Nutrition experts’ 12 most budget-friendly high-protein meals

If you’ve found yourself searching on Google lately how to eat more proteinWhile staring at an empty refrigerator, you are not alone. When adoption is high and motivation is low, the result is usually one of two things: overpriced takeout or a bowl of cereal. And while both *can* satisfy a hungry stomach, ultimate satisfaction comes from a plate filled with protein. Luckily, creating protein-rich meals doesn’t require a chef. Everyday ingredients and simple techniques are both suitable.

With that in mind, we’re sharing tips and tricks for adding more protein to your diet (effectively and economically!). It’s time to turn your kitchen into a protein factory. No need for lengthy recipes or huge grocery bills. Find 12 simple and delicious high-protein meals.

Featured image from our interview with Mariana Velasquez, by Belathe Photography

For context, the US Recommended Dietary Allowance is set at 0.8 grams of protein per kilogram of body weight. This is the minimum amount needed to prevent deficiency in adults. For example, a sedentary adult weighing 70 kg (154 pounds) will need at least 56 grams of protein per day. But as we mentioned, that number is short. Depending on your unique situation, including whether you are pregnant or breastfeeding, consider consulting with a Registered Dietitian for personalized guidance.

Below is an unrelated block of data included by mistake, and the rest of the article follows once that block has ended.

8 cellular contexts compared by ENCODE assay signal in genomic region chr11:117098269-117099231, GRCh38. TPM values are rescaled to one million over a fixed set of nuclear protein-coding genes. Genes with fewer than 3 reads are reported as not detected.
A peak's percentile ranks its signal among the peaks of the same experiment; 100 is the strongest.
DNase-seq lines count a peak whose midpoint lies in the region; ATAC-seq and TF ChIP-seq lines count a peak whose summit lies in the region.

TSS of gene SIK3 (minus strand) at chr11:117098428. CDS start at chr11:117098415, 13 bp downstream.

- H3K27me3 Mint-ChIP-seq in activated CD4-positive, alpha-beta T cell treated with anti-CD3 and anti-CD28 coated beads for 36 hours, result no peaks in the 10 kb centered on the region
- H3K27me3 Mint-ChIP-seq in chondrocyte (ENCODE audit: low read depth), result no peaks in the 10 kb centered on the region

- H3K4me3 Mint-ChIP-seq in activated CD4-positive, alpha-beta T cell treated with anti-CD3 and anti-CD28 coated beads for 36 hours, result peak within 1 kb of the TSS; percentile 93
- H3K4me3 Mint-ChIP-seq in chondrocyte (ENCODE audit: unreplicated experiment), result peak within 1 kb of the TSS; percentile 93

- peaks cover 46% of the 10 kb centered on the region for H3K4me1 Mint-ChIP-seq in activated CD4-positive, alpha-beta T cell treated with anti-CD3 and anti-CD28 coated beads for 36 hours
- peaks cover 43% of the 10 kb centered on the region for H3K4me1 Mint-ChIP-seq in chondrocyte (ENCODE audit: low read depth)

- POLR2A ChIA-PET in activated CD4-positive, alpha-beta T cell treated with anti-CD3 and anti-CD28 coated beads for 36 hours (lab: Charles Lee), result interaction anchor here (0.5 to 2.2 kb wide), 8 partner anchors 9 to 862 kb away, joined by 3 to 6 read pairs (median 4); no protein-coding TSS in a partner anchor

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When it comes to protein, how much is too much?

Like most things in life, too much of a good thing is not necessarily a good thing good thing. While consuming too much protein isn’t a concern for most people, it’s helpful to know the boundaries. After all, eating a typical amount of protein (especially without a fiber balance) can lead to a higher risk of health problems, such as kidney stones.

But for the average person, someone who is not an elite athlete or participates in bodybuilding competitions, does that line exist? And where is it located? Ultimately, this depends on several factors: age, gender, activity level and overall health. Although experts differ in their opinions, it is reasonable to aim for no more than 2 grams of protein per kilogram of body weight. So that would be about 125 grams/day for a 140-pound person.

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Why do women need protein?

To improve women’s health, protein is important for many reasons. We need it to maintain lean muscle mass, which is especially important as we age to support overall strength and mobility. In addition, protein is also involved in the regeneration of body tissues, including skin, hair and nails. Protein also aids in enzyme and hormone production, supporting our metabolism and immune health. Furthermore, because protein is incredibly filling, getting enough can support stable blood sugar levels. And feel full.

Pregnant or breastfeeding? If so, your protein intake needs to increase to support fetal growth and breast milk production.

Is eating a high-protein diet expensive?